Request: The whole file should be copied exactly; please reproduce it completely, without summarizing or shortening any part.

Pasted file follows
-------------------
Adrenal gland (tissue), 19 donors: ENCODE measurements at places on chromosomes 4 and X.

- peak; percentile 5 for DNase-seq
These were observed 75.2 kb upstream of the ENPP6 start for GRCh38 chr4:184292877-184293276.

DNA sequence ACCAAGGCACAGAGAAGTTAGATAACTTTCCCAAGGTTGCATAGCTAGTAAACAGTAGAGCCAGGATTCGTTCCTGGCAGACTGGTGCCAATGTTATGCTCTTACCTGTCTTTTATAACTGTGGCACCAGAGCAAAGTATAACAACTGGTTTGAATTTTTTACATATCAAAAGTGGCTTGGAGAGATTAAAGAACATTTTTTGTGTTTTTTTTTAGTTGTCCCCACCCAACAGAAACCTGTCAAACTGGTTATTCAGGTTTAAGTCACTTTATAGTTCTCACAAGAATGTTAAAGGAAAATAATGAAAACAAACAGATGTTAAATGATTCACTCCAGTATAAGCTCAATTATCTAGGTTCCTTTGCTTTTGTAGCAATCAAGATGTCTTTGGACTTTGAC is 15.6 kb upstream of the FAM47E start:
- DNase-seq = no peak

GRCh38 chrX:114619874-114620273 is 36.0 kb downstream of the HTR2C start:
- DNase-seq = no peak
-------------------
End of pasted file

Adrenal gland (tissue), 19 donors: ENCODE measurements at places on chromosomes 4 and X.

- peak; percentile 5 for DNase-seq
These were observed 75.2 kb upstream of the ENPP6 start for GRCh38 chr4:184292877-184293276.

DNA sequence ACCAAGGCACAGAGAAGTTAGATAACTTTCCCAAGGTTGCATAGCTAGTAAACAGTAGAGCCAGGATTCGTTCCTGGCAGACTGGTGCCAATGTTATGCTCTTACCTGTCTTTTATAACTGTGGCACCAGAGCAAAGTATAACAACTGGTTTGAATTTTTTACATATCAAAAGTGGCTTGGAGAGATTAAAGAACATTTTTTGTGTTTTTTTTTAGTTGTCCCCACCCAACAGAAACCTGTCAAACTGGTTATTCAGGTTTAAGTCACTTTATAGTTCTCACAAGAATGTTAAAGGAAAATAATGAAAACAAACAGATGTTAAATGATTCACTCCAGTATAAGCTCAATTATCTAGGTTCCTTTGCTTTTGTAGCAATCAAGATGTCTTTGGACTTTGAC is 15.6 kb upstream of the FAM47E start:
- DNase-seq = no peak

GRCh38 chrX:114619874-114620273 is 36.0 kb downstream of the HTR2C start:
- DNase-seq = no peak